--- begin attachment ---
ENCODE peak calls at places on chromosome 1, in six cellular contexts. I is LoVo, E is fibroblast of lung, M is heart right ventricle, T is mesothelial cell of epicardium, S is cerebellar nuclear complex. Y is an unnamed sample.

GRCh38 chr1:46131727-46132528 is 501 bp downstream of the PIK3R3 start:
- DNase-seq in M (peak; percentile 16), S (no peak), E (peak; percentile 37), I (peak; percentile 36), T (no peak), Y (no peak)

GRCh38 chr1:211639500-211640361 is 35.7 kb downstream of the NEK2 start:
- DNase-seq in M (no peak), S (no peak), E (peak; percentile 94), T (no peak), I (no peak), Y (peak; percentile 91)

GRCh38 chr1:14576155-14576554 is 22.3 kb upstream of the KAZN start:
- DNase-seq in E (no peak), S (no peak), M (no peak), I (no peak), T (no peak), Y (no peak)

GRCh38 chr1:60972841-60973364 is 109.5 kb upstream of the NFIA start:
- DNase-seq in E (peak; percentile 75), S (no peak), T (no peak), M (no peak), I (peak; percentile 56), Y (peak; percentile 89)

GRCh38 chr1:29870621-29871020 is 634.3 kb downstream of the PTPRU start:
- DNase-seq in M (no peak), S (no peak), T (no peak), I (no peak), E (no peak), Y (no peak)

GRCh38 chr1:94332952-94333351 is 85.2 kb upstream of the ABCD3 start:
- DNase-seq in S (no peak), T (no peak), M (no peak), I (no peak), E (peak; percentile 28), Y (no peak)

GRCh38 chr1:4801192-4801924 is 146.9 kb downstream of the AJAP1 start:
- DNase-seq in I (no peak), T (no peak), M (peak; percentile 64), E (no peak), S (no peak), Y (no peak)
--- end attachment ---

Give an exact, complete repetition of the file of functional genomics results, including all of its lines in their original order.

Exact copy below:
ENCODE peak calls at places on chromosome 1, in six cellular contexts. I is LoVo, E is fibroblast of lung, M is heart right ventricle, T is mesothelial cell of epicardium, S is cerebellar nuclear complex. Y is an unnamed sample.

GRCh38 chr1:46131727-46132528 is 501 bp downstream of the PIK3R3 start:
- DNase-seq in M (peak; percentile 16), S (no peak), E (peak; percentile 37), I (peak; percentile 36), T (no peak), Y (no peak)

GRCh38 chr1:211639500-211640361 is 35.7 kb downstream of the NEK2 start:
- DNase-seq in M (no peak), S (no peak), E (peak; percentile 94), T (no peak), I (no peak), Y (peak; percentile 91)

GRCh38 chr1:14576155-14576554 is 22.3 kb upstream of the KAZN start:
- DNase-seq in E (no peak), S (no peak), M (no peak), I (no peak), T (no peak), Y (no peak)

GRCh38 chr1:60972841-60973364 is 109.5 kb upstream of the NFIA start:
- DNase-seq in E (peak; percentile 75), S (no peak), T (no peak), M (no peak), I (peak; percentile 56), Y (peak; percentile 89)

GRCh38 chr1:29870621-29871020 is 634.3 kb downstream of the PTPRU start:
- DNase-seq in M (no peak), S (no peak), T (no peak), I (no peak), E (no peak), Y (no peak)

GRCh38 chr1:94332952-94333351 is 85.2 kb upstream of the ABCD3 start:
- DNase-seq in S (no peak), T (no peak), M (no peak), I (no peak), E (peak; percentile 28), Y (no peak)

GRCh38 chr1:4801192-4801924 is 146.9 kb downstream of the AJAP1 start:
- DNase-seq in I (no peak), T (no peak), M (peak; percentile 64), E (no peak), S (no peak), Y (no peak)